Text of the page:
The advent of my mother's death was not what I expected…that's maybe not the right word…imagined? Well, and…it's certainly not what you must be thinking it was. I did not behave the way I thought I might or could…or maybe even wanted to. I was not graceful and generous the way people are in the movies at the deathbed of a loved one. I was awkward and mechanical. Stoic even, save for a few moments. I even scolded my mother a few times for leaving me with such a big fucking mess to clean up. Who does that? Yells at someone who is dying for fucking it all up? Well, I do apparently.
We had a few choice moments though. My Mom was very open to discussing death and her afterlife. And she had great moments of peaceful clarity when talking to me about what she was looking forward to, the things that were now eminent. My belief structure differs vastly from my mother's but we had one moment of alignment when discussing the soul of my unborn child. I do happen to believe that my child's soul spent some time in the ethers investigating me…and possibly others. My Mom and I agreed that it was fortuitous that she was about to cross over just at the time when my child's soul was still looking for me. She agreed to find her and greet her and show her the way.
I did ask my mother repeatedly if she was afraid or in pain. The answer was always no.
When her flame was extinguished there was not a single trace of her left. She did not seem to linger, even for a moment. It makes me think that her version of afterlife came true for her…a life that was so much more full and rich and promising than the one she left behind. I get the strong sense she went into that future without looking back once and with no hesitation. Because she is undoubtedly gone. Vanished.
But then my mother's flame in my house was always weak…like a small 25 cent votive, tucked away on a high shelf in the corner. Compare this to my son's flame, which burns in my house like a bonfire in the center of every room. Or my husband's flame which smolders solidly and strongly like coals that have been building for decades, in the best places in the house for maximum warmth.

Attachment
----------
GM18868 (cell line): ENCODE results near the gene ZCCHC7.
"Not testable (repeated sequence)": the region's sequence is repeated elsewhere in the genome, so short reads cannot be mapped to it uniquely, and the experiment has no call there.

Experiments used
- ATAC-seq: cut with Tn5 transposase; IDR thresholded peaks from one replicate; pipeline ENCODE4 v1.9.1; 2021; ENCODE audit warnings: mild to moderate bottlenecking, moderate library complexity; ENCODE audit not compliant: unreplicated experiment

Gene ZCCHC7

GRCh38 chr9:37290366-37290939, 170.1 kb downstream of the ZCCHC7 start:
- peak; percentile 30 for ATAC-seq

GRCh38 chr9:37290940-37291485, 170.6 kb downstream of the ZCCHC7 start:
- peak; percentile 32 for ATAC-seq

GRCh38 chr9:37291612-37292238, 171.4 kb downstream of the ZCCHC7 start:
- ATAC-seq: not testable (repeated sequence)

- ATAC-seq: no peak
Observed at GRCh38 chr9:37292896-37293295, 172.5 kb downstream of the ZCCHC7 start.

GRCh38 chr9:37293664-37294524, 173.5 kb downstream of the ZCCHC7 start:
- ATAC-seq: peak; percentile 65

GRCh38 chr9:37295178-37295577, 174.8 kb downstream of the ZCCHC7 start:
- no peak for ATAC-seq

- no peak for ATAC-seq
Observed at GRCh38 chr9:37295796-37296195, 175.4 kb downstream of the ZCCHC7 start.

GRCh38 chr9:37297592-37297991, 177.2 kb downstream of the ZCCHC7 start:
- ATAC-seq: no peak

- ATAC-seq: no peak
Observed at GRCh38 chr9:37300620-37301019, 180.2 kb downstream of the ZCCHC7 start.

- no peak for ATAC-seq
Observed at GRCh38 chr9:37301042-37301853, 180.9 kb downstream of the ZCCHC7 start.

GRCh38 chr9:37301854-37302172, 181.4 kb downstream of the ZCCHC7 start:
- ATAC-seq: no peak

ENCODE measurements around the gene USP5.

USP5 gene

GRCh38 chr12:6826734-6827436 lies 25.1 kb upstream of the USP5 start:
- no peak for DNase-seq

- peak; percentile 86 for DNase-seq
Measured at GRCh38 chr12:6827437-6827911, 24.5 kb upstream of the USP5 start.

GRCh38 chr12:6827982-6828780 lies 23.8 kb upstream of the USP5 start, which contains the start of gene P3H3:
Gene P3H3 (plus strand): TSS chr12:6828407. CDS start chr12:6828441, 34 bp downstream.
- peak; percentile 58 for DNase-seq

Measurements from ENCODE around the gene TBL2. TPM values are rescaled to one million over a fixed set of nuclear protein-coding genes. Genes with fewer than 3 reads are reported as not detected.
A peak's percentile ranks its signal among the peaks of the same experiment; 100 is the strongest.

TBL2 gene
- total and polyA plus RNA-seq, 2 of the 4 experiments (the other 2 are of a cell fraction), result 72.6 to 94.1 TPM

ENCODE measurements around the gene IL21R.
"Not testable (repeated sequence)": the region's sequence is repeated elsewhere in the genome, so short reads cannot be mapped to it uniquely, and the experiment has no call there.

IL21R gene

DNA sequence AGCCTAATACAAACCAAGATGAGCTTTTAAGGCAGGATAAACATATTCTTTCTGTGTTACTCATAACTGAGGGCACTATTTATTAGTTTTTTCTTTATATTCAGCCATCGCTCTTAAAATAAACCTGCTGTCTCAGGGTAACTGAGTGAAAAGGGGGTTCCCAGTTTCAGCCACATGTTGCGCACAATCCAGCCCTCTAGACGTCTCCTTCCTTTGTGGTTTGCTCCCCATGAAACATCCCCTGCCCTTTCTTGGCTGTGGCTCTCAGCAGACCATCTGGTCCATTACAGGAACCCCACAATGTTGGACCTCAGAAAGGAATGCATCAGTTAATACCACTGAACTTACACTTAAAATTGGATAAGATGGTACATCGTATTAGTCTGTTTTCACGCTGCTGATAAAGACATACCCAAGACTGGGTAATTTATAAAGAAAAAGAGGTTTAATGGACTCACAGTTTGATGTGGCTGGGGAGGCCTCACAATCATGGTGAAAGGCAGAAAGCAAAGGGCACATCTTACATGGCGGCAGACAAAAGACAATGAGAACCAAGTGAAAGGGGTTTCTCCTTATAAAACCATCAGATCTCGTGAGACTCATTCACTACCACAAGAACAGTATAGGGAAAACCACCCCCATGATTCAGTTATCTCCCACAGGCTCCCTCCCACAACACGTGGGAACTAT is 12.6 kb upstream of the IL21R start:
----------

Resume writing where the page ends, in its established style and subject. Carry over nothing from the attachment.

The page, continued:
My mother's flame was a bonfire for her husband, and he preferred to stand at a distance with a sweater until the very end when it finally dawned on him (2 days before her death) that she was dying and that there would be no recovery for her. Now he's lost. And I'm picking up his pieces.
Hours before my mother died she started what they call the death rattle. We just thought she was choking so we called to hospice nurse. When the nurse arrived she spent 10 minutes timing her breath. we all went outside and she informed us that my Mom was breathing in short intervals with stretches of 45 to 60 seconds of no breathing. This, she informs us, is the beginning of the end. She helps me administer morphine and gives me instructions on how to proceed for the next few hours. I gave her a final dose of morphine at about 2 am and excused myself to go take a nap. This was the last time I saw my mother alive. I did not tell her I loved her or say goodbye.
At 4:10am my stepfather called me and said, "Kerry, she's gone." in a disbelieving voice, implying that I should come right away and check because the unthinkable had just happened…HIS unthinkable had just happened…and was there any possibility he called it wrong? All this in his voice. "I'm coming, " I reply. And I roll off the couch and walk the 500 feet to their home and indeed she was gone, like I said - completely and totally absent. She didn't look much different than she had for the previous 3 days, or even 2 weeks. But there was complete stillness and a profound quiet. And that was new. I touched her and she was so very warm still, she had only passed minutes before.
My mother's funeral was very…mormon. Everyone I dealt with was very nice. And very different from me. There was one woman who, while also being very nice and dropping off a great homemade stew, went on and on about her ailing and dead children for over an hour. The day after my mother passed. I guess some people just desperately need to be listened to. I couldn't tear my eyes away from her top secret special mormon under garments that were peeking through her shirt. (She was one of the serious ones.)
Anyway her funeral was exactly what she would have wanted. Which pissed me off for several reasons: 1) funerals are not for the dead, they are for the living. 2) as I mentioned before she was GONE baby GONE. There was not a trace of her, which means she most emphatically did NOT stick around for her own funeral, which was devised wholly by her and for her and ONLY for her. So it pisses me off that she made us all sit through that (very nice, quiet, somber, mormon) funeral without her.
I'm a little shocked that she is gone. And SO gone. It just doesn't strike me as being like her to do that. But my Mother had a few surprises up her sleeve in her lifetime, doing things occasionally that were so far out of character. I'm a lot shocked that I miss her as much as I do. A lot. Who knew? Indeed, who?
|Saying bye to Grandma.|